Having worked in the music industry for more than a decade, I’m very familiar with the Sennheiser brand. Sennheiser is among the most popular microphones you’ll find in the industry. Its headphones have rested over the ears of many a DJ and producer, being a popular studio headphone brand. Sennheiser is a household name in audio gear. Last year, Sennheiser decided to bring its audio expertise to the gaming market, developing a line of headsets designed specifically for gamers. These headsets are now co-branded and sold in partnership with EPOS.
Sennheiser sent us both the GSP 670 and GSP 370 to review. I was originally planning on combining the two reviews into one and just note the differences, but these headsets are different enough (and at separate enough price points) that they really need to be reviewed independently. First, we’re tackling the GSP 670, Sennheiser’s premium flagship gaming headset that sits at $349.99, with our GSP 370 review to follow in a few days.
Sennheiser GSP 670 Wireless Headset PS4 Review – Pros
The GSp 670 isn’t the prettiest looking gaming headset that I’ve ever seen, but it gets the job done. It’s aesthetic certainly doesn’t evoke its premium price point, but the build is solid and largely comfortable overall. It actually features ear-shaped earcups (oval, larger on top, and smaller on bottom) and has tension sliders on the top of the band to adjust whether the pressure is put more on the top of the head or the sides. The black and brushed gray metal design is largely unremarkable, but I’d prefer headset manufacturers lean in this direction than make obnoxiously loud (visually) and stereotypical “gamer” headsets.
The wireless headset can be connected via either USB dongle or Bluetooth connection. It can also be connected directly using the USB cable and even charged while in use. To use with your PS4, simply plug in the USB dongle and twist the volume knob to turn on the headset. There’s no satisfying “click” to confirm when the headset is on or off, but when the knob is turned all the way down, it turns the headset off. This is kind of a weird feature design, considering there is a switch on the other earcup (the same switch that the cheaper 370) uses as its power switch), but the 670’s switch is simply used to communicate the battery life. Flick it down and a voice will tell you the average percentage remaining.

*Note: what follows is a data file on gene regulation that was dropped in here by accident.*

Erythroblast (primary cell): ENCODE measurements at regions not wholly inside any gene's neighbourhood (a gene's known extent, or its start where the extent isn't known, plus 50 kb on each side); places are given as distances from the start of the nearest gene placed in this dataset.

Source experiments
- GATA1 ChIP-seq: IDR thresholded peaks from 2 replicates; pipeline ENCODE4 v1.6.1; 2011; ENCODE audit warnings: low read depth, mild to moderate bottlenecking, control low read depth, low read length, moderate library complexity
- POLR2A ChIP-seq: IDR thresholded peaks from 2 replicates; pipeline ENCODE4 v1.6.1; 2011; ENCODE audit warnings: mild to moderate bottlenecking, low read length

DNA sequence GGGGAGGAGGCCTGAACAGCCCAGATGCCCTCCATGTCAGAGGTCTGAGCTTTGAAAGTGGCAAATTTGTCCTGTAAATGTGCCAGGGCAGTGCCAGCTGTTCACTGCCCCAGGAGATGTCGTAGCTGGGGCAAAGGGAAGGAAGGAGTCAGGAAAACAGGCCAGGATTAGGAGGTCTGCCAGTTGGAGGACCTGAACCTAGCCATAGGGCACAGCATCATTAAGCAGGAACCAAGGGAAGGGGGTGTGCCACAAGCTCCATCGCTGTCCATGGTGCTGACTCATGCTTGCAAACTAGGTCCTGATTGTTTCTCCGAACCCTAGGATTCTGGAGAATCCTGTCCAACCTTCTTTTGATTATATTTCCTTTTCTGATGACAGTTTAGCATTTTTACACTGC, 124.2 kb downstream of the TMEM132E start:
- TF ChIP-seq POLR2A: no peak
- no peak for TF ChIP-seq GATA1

Sennheiser boasts a 16-hour battery life for the GSP 670 (via the wireless dongle. Up to 20 when using Bluetooth), and that’s more or less what I found I was able to get with it. 16 hours isn’t especially high in the world of gaming headsets, but it will easily carry you through a few days of heavy gaming without needing a charge. The best feature regarding battery life is the quick charge, which allows you to charge it for just seven minutes to get an added two hours of life. This is especially useful if you forgot to throw it on the charger overnight or it dies unexpectedly in the middle of playing with your friends. A quick break and you’re back to playing for another couple of hours.
Relatively basic in general design, Sennheiser’s real specialty lies in audio. The GSP 670 sounds great. Its base EQ curve runs flat, meaning you’re getting the audio exactly as it was meant to be heard without the headset adding additional curves or colorations. There’s an audio clarity across all frequencies, from the rumbling lows to the crystal clear highs, and everything in between. When I test headsets, I use them to listen to a broad range of audio sources—games, music, film, and chat audio—and the GSP 670 performed admirably in all scenarios. Sennheiser claims “audiophile sound,” but the vast majority of people won’t notice the subtleties that make up audiophile quality and will probably just agree they sound “really good.”